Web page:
I've read a ton of material on this case in the past few days - tweets, AP reports, columns, articles, comments from current and former players, comments from readers and fans of the NFL, and so on. It's bothered me a great deal to see so many players, personnel men and fans lay the blame on Martin, generally for not "manning up," for "not standing up for himself with Incognito," and for the cardinal sin of taking a team issue outside of the locker room. Andrew Sharp has a well-organized and well-written piece up on Grantland, and I want to focus on a couple of things that he writes because I think they're reasonable assertions, albeit ones that I think are dead wrong. Writes Sharp, in two separate paragraphs:
Cheering hypercompetitve testosterone junkies on the field and then expecting civility everywhere else seems pretty naive, and judging the actions of Martin and Incognito as if they were two normal civilians is just as big a stretch. Cruelty isn't that unusual in Incognito's workplace, and most professional athletes respond differently than Martin. The guys who say we wouldn't understand are definitely right.And then, later in the same piece:
There's a disconnect between people who play professional sports and people who watch them, and that gulf is probably a lot wider than we realize. Even if a world full of all-access shows and instant information allows us to know more about athletes and locker rooms than ever before, we may never actually understand any of this.Focusing on the first paragraph - yes, I've read my share of stories about how some players (sport doesn't matter) have used fear and harassment to "motivate" their teammates to achieve at a higher level. With some, it has worked, and in some of those cases, it's involved the player being harassed standing up to the bully and telling him, essentially, to go f*ck himself. The problem I have with this argument is that it strikes me as nonsensical to treat Martin and Incognito as anything except "normal civilians," especially when the matter at hand is one of law. I don't think you're going to find many football fans clamoring for legislation to set different standards of public behavior for professional athletes.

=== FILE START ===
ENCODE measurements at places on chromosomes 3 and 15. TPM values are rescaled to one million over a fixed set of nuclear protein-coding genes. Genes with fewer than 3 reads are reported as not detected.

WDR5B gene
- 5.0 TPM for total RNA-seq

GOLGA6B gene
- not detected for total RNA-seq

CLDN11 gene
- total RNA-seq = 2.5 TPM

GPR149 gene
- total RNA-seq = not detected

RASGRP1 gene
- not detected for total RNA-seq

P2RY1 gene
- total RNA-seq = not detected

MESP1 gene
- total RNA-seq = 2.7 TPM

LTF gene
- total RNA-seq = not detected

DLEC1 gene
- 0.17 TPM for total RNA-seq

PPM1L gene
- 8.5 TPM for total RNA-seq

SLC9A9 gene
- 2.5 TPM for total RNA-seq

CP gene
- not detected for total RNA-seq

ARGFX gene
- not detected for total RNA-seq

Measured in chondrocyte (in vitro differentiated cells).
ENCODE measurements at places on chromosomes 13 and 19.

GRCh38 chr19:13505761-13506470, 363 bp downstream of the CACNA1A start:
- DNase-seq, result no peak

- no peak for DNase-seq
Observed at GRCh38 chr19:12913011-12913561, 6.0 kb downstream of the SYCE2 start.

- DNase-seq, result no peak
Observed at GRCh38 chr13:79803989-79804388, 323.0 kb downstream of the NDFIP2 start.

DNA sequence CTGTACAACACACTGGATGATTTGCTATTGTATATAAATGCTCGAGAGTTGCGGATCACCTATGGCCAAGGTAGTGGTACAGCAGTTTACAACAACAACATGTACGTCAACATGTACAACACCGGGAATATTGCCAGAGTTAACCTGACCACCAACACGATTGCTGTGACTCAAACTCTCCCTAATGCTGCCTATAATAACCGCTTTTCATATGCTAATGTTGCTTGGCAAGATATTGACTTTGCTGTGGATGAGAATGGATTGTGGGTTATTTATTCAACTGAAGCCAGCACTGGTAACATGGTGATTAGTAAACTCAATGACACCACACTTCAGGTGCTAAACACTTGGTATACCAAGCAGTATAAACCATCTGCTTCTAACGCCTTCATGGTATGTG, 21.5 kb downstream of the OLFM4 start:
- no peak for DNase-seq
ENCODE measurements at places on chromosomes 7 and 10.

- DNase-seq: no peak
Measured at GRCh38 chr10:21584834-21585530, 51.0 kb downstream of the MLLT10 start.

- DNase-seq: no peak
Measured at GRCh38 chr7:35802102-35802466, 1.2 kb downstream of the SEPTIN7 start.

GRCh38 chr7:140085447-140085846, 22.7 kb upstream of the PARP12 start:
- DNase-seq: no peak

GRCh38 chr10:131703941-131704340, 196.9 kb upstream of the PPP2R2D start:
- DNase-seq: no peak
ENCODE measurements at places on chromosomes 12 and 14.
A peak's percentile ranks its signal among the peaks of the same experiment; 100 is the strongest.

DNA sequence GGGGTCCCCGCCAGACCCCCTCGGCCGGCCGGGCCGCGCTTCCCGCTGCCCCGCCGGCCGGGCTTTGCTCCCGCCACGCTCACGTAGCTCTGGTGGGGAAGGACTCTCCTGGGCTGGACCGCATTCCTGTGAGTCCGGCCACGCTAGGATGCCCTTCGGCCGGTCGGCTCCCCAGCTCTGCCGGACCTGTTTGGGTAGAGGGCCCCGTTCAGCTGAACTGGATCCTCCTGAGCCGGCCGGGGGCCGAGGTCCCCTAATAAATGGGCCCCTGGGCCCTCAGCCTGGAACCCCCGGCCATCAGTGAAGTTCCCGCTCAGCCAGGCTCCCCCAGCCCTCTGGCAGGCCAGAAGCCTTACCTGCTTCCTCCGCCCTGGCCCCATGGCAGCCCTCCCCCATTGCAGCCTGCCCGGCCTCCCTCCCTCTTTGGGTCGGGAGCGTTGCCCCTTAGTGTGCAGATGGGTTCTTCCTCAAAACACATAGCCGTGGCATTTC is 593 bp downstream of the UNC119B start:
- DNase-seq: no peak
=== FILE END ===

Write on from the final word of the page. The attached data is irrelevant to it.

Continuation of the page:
And here's the problem I have with the second paragraph. To some degree, I agree that I'm never going to fully understand everything that takes place behind closed doors in a locker room. I'm sure that there are many things said and done in the spirit of camaraderie that don't pass the smell test of how one is generally expected to behave around and act towards fellow human beings. But I'm not certain that the professional sports locker room is unique in that regard, and I've yet to hear a reasonable explanation for why locker rooms should be above the law when it comes to workplace harassment.
And in the end, that's what this case is about - workplace harassment - though I understand why it's difficult for people understand why such protections are necessary for grown men who basically have the ability to kick the crap out of 98 or so percent of the general population. And in a workplace setting, the supervisors, workers and offenders don't get to define what constitutes "harassment" - the victim does.
It strikes me as odd that - unless I've just missed it - the commissioner has yet to comment on this matter, although given the ongoing investigation I suppose it makes sense. This is going to be a tough one, but there's a lot at stake here. It seems to me that the NFL needs to make a clear statement that they're encouraging their players to behave and act as responsible human beings, and not simply like brute force giants trained for combat on the field.
We shall see.